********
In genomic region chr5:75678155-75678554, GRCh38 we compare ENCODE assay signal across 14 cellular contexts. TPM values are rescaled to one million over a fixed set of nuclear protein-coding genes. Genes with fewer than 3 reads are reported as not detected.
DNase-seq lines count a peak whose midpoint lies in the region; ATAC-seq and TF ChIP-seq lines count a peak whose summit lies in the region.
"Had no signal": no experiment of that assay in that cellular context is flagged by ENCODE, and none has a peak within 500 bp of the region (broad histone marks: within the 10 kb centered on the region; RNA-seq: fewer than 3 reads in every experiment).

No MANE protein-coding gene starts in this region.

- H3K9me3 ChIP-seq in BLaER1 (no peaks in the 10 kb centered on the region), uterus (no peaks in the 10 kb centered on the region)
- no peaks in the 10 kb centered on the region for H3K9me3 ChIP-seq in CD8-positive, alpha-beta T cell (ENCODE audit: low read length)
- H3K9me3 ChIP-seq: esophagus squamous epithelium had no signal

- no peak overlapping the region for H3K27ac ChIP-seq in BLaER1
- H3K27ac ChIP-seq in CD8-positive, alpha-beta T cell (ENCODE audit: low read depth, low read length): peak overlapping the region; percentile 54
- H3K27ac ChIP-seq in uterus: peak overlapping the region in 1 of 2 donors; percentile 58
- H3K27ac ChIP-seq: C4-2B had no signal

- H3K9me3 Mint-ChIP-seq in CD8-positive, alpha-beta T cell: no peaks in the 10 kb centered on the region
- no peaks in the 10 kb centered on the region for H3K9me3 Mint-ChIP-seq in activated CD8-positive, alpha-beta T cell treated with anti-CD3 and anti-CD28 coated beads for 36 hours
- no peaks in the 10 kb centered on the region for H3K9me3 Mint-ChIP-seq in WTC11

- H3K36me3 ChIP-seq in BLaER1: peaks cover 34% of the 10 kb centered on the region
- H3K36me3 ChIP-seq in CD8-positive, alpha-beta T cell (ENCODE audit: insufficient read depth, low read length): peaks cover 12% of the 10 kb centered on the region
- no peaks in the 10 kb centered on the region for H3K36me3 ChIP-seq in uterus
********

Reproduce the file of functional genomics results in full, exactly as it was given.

In genomic region chr5:75678155-75678554, GRCh38 we compare ENCODE assay signal across 14 cellular contexts. TPM values are rescaled to one million over a fixed set of nuclear protein-coding genes. Genes with fewer than 3 reads are reported as not detected.
DNase-seq lines count a peak whose midpoint lies in the region; ATAC-seq and TF ChIP-seq lines count a peak whose summit lies in the region.
"Had no signal": no experiment of that assay in that cellular context is flagged by ENCODE, and none has a peak within 500 bp of the region (broad histone marks: within the 10 kb centered on the region; RNA-seq: fewer than 3 reads in every experiment).

No MANE protein-coding gene starts in this region.

- H3K9me3 ChIP-seq in BLaER1 (no peaks in the 10 kb centered on the region), uterus (no peaks in the 10 kb centered on the region)
- no peaks in the 10 kb centered on the region for H3K9me3 ChIP-seq in CD8-positive, alpha-beta T cell (ENCODE audit: low read length)
- H3K9me3 ChIP-seq: esophagus squamous epithelium had no signal

- no peak overlapping the region for H3K27ac ChIP-seq in BLaER1
- H3K27ac ChIP-seq in CD8-positive, alpha-beta T cell (ENCODE audit: low read depth, low read length): peak overlapping the region; percentile 54
- H3K27ac ChIP-seq in uterus: peak overlapping the region in 1 of 2 donors; percentile 58
- H3K27ac ChIP-seq: C4-2B had no signal

- H3K9me3 Mint-ChIP-seq in CD8-positive, alpha-beta T cell: no peaks in the 10 kb centered on the region
- no peaks in the 10 kb centered on the region for H3K9me3 Mint-ChIP-seq in activated CD8-positive, alpha-beta T cell treated with anti-CD3 and anti-CD28 coated beads for 36 hours
- no peaks in the 10 kb centered on the region for H3K9me3 Mint-ChIP-seq in WTC11

- H3K36me3 ChIP-seq in BLaER1: peaks cover 34% of the 10 kb centered on the region
- H3K36me3 ChIP-seq in CD8-positive, alpha-beta T cell (ENCODE audit: insufficient read depth, low read length): peaks cover 12% of the 10 kb centered on the region
- no peaks in the 10 kb centered on the region for H3K36me3 ChIP-seq in uterus